SENIOR Magistrate Leron Daly has set April 11, 2023 for trial against former Finance Minister Winston Jordan, who is accused of misconduct in public office.
According to a statement from the Special Organised Crime Unit (SOCU), Jordan’s lawyers had contested that their client was not a ‘Public Officer.’
The former Finance Minister is represented by fellow APNU coalition party members, attorneys-at-law Roysdale Forde S.C., Khemraj Ramjattan, Dawn Cush, Joseph Harmon, and Darren Wade.
However, the prosecution had previously submitted that Chief Justice Roxanne George addressed the precedent in the case of Winston Brassington and Dr Ashni Singh V.S, the Chief Magistrate.
In that case, Dr. Singh, who was also a Finance Minister, was considered to be a Public Officer and Article 232 of the constitution of Guyana provides that a ‘Public Officer’ means the holder of any public office and includes any person appointed to act in such an office, inter alia.
On Thursday, Magistrate Daly reserved her ruling on the issue and will move forward with the case.
This prompted Cush to inform the court that the defence would be challenging Daly’s decision to the High Court.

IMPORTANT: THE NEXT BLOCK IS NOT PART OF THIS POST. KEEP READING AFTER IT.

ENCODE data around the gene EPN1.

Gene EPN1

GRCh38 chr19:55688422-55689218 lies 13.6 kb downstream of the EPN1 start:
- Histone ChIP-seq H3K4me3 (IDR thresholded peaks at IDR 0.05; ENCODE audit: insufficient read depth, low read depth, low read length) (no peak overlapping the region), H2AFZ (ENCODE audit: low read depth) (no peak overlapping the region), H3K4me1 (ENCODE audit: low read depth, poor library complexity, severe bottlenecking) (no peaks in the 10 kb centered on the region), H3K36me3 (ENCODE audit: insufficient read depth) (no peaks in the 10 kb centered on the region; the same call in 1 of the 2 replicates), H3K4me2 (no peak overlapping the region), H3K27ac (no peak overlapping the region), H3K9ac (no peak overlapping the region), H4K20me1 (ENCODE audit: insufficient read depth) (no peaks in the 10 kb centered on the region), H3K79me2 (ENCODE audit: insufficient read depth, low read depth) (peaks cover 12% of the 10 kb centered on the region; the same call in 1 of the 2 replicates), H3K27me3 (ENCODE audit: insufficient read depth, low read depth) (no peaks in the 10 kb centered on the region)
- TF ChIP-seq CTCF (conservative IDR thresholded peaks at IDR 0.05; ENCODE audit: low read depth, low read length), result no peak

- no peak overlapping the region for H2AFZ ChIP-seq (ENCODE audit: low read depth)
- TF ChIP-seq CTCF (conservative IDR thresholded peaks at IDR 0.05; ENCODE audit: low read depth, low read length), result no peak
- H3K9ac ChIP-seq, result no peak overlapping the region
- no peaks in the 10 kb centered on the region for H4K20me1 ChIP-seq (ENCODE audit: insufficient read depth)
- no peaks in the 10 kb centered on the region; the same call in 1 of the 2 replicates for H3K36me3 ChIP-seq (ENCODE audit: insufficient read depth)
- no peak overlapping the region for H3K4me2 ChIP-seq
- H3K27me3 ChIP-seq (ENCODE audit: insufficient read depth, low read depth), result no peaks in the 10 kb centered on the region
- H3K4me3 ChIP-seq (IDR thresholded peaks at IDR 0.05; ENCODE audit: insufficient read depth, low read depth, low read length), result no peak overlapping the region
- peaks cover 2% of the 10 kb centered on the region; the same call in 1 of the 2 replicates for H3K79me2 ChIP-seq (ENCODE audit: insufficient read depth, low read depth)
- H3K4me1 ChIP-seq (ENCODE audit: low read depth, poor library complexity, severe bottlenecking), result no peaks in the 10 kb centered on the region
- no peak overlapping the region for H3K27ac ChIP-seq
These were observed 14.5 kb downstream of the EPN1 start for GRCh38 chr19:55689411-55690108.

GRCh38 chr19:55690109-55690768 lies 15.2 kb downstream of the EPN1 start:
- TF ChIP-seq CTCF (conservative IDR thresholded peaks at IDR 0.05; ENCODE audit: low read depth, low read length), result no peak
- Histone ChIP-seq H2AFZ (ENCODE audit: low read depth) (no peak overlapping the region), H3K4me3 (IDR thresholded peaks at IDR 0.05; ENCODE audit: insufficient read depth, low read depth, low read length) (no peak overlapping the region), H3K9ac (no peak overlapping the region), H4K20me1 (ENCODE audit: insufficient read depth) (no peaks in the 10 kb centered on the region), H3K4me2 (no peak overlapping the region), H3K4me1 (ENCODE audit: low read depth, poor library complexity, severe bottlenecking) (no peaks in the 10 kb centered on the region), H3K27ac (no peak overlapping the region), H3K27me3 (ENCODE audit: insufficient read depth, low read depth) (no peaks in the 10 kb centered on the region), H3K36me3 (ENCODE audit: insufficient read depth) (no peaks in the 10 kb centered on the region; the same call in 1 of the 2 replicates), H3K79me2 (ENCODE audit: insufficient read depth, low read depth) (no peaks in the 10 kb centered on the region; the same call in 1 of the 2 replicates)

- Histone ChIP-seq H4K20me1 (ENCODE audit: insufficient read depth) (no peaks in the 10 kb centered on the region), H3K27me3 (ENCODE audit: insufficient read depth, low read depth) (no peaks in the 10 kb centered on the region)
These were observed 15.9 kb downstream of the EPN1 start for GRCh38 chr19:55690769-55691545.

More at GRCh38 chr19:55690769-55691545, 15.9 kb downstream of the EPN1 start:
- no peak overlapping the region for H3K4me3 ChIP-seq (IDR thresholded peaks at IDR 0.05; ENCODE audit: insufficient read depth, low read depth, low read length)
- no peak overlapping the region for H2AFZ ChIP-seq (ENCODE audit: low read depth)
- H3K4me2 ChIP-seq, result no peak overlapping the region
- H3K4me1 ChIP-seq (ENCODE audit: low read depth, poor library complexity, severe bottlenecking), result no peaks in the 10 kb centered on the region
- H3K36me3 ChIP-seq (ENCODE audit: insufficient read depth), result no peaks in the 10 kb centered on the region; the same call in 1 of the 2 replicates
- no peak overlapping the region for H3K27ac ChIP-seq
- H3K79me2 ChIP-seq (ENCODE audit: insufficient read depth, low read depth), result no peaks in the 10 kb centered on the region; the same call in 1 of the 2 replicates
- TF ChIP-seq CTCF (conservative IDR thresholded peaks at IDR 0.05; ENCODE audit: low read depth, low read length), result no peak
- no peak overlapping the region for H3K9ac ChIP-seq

Magistrate Daly adjourned the case until April 11, 2023 for trial.
Jordan is currently on $3 million bail.
Winston Jordan appeared in court to respond to this matter on December 28, 2021. He was not required to plead.
It was alleged then that while he served as Finance Minister under the APNU+AFC coalition government, Jordan willfully misconducted himself by acting recklessly when he signed the NICIL (Transfer of Property) Order, No. 50 of 2020.
NICIL, the government’s privatisation unit, fell under Jordan’s ministerial portfolio.
The substantive matter was Jordan’s transferring to and vesting to BK Marine Inc., all buildings, erections, stellings, platforms, and further appurtenances at Mud Lots One and Two, F of Mud Lot Three, A, B & D, being over 2.553 acres.
In that transaction, it was reported that $20,260,276 was paid for a property initially valued at over $5,000,000,000.
The selling price was reportedly grossly below the actual value of the assets sold. This, the court heard from the prosecution, amounted to an abuse of the public’s trust without reasonable excuse or justification.